In this paper, we discuss how people’s user experience (UX) of autonomous driving (AD) cars can be understood as a shifting anticipatory experience, as people experience degrees of AD through evolving advanced driver assistance systems (ADAS) in their everyday context. We draw on our ethnographic studies of five families, who had access to AD research cars with evolving ADAS features in their everyday lives for a duration of 1½ years. Our analysis shows that people gradually adopt AD cars, through a process that involves anticipating if they can trust them, what the ADAS features will do and what the longer-term technological possibilities will be. It also showed that this anticipatory UX occurs within specific socio-technical and environmental circumstances, which could not be captured easily in experimental settings. The implication is that studying anticipation offers us new insights into how people adopt AD in their everyday commute driving.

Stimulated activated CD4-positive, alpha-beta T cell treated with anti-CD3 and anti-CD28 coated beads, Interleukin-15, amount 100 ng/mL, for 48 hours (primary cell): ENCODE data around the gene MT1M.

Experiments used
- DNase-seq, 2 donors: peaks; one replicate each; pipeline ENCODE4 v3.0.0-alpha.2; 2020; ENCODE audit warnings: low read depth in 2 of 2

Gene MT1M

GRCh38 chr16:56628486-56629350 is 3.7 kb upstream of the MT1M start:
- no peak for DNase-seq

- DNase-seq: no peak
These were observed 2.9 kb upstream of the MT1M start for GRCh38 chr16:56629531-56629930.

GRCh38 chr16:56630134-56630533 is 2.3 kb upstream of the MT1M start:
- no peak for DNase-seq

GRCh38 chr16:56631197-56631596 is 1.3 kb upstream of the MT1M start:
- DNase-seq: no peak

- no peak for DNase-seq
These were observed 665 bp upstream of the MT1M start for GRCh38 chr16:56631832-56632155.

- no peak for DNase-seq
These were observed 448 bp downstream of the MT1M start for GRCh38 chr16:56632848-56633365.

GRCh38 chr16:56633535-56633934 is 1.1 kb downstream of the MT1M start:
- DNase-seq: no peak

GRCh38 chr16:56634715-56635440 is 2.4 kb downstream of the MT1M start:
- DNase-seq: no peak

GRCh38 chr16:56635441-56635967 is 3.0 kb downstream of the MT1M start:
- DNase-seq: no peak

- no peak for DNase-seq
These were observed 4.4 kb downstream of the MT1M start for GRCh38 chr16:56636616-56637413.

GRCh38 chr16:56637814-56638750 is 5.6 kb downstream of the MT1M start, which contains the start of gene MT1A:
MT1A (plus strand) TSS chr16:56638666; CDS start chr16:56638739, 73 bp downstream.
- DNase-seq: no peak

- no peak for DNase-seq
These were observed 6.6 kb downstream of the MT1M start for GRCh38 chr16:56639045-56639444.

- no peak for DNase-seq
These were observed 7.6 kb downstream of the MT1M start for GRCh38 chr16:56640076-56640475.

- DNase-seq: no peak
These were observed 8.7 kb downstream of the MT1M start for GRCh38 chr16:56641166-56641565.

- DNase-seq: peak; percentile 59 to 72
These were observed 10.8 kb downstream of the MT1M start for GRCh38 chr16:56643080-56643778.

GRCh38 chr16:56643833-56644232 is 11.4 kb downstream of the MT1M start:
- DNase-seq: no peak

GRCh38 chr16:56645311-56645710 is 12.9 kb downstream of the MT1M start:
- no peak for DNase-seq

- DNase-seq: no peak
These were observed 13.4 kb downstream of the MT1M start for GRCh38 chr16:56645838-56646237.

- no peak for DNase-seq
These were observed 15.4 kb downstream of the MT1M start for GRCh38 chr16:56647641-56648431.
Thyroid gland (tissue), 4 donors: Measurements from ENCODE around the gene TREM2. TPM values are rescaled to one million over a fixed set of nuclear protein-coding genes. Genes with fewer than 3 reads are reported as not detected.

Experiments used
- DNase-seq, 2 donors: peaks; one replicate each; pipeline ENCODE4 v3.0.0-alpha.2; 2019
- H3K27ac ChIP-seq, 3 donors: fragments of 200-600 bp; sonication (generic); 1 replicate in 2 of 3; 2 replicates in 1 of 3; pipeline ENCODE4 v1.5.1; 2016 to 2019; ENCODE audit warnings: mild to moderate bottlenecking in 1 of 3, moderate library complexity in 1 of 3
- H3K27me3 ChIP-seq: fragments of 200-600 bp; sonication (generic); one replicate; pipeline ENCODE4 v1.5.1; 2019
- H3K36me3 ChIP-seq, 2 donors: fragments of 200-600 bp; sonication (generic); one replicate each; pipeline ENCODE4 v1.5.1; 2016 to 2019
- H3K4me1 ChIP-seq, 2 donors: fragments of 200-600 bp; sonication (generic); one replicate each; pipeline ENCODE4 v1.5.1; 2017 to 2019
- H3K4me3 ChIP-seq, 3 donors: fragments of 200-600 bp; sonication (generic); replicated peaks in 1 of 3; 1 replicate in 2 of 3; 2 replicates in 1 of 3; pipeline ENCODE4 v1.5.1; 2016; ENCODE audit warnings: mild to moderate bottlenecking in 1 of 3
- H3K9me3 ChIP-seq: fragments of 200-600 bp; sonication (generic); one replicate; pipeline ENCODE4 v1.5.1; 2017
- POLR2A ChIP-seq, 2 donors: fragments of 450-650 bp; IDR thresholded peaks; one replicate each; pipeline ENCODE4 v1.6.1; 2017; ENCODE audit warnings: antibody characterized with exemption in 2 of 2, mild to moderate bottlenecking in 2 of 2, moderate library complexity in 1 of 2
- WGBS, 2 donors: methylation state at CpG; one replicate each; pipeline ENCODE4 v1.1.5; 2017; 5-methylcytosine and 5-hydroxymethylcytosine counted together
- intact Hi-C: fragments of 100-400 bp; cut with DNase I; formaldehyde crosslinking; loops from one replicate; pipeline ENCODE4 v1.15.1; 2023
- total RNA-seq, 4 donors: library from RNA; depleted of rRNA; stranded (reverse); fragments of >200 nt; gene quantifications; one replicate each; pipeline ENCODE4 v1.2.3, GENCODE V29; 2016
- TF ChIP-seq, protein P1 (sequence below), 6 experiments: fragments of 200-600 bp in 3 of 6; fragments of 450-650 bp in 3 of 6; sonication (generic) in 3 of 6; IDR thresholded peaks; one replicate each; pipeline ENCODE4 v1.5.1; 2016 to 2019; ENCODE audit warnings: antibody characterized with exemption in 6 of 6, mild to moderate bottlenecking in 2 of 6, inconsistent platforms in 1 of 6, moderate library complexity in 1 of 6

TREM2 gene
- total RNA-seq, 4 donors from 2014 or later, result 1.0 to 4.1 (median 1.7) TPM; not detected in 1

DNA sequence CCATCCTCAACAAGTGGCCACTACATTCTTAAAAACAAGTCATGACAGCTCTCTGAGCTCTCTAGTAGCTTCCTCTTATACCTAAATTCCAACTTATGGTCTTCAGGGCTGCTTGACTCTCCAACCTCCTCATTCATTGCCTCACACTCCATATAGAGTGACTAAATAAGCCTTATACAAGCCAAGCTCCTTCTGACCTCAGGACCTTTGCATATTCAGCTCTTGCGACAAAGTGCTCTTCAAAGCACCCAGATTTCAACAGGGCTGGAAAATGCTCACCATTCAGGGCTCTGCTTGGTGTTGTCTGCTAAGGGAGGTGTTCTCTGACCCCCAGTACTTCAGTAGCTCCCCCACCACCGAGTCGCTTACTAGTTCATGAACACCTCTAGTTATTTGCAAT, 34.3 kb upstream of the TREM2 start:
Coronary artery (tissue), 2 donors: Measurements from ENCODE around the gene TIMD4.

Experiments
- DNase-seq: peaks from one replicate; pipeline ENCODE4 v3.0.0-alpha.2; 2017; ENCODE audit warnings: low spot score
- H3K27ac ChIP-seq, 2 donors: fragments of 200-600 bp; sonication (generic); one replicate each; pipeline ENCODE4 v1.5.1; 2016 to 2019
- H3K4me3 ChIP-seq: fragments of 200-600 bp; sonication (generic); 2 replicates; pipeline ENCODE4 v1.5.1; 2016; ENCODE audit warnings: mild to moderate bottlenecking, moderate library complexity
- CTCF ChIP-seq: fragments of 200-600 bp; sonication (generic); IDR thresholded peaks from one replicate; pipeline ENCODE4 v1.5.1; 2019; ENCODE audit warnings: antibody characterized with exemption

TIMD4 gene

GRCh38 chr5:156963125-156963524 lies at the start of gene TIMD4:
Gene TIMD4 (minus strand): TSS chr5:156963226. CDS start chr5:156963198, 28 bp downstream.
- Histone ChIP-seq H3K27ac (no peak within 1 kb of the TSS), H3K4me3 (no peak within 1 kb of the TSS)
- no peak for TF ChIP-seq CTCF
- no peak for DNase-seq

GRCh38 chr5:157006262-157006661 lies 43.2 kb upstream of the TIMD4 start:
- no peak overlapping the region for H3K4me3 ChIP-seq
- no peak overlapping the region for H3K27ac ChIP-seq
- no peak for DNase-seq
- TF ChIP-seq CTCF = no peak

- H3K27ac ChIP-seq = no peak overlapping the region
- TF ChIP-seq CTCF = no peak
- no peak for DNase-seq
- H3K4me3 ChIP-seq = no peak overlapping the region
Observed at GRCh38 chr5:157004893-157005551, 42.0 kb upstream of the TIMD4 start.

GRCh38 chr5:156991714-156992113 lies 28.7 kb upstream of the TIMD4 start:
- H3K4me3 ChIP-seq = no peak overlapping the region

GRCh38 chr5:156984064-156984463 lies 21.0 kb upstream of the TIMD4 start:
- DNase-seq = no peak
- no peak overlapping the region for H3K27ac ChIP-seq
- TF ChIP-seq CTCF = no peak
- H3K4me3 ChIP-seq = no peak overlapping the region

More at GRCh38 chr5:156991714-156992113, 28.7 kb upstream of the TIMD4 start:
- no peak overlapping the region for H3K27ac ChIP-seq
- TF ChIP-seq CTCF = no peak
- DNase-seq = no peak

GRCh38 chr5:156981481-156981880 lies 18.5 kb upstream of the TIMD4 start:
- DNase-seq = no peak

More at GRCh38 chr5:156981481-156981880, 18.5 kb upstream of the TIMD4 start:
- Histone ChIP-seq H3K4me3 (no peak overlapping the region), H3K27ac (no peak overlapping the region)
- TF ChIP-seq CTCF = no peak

- Advanced driver assistance system
- Autonomous driving car
- User experience